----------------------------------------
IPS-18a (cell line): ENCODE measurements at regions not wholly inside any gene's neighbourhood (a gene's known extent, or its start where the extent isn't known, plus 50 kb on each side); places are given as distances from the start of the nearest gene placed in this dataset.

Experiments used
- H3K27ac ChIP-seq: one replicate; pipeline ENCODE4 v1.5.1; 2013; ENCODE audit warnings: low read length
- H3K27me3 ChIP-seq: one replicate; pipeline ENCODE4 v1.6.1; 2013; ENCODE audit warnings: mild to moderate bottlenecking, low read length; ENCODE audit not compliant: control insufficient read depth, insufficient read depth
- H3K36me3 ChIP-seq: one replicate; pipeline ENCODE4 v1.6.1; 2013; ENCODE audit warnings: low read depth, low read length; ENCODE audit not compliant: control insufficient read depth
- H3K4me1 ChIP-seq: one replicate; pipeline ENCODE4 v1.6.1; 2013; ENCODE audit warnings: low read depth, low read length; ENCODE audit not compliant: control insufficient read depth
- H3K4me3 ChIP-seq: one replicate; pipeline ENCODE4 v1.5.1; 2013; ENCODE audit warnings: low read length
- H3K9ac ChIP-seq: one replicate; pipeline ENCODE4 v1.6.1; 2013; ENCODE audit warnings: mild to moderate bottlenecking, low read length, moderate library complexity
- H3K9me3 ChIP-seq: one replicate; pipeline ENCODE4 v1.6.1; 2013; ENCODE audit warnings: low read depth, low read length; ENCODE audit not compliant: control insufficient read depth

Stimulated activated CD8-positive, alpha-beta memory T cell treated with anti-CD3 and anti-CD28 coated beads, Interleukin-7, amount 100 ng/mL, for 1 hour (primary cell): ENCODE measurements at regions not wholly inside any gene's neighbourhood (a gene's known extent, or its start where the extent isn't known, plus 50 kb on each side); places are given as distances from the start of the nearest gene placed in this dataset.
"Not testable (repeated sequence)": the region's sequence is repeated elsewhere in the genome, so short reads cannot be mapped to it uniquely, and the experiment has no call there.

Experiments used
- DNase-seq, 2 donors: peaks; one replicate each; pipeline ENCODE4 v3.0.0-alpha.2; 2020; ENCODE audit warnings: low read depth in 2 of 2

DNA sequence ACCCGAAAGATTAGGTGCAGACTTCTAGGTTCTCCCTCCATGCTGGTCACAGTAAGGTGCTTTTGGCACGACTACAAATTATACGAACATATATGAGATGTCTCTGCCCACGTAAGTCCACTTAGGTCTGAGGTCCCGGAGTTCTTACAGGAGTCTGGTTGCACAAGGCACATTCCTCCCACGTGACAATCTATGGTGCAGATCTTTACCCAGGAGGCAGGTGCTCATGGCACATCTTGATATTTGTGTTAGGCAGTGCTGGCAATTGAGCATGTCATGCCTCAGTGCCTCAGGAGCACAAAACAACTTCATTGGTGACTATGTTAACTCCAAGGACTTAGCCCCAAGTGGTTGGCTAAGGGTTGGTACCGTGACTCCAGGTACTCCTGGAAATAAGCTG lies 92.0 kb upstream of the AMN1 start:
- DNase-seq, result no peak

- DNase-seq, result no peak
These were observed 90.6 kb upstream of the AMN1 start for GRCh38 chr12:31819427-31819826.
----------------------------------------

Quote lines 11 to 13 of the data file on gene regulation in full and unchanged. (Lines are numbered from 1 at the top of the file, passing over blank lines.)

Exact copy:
"Not testable (repeated sequence)": the region's sequence is repeated elsewhere in the genome, so short reads cannot be mapped to it uniquely, and the experiment has no call there.

Experiments used
- DNase-seq, 2 donors: peaks; one replicate each; pipeline ENCODE4 v3.0.0-alpha.2; 2020; ENCODE audit warnings: low read depth in 2 of 2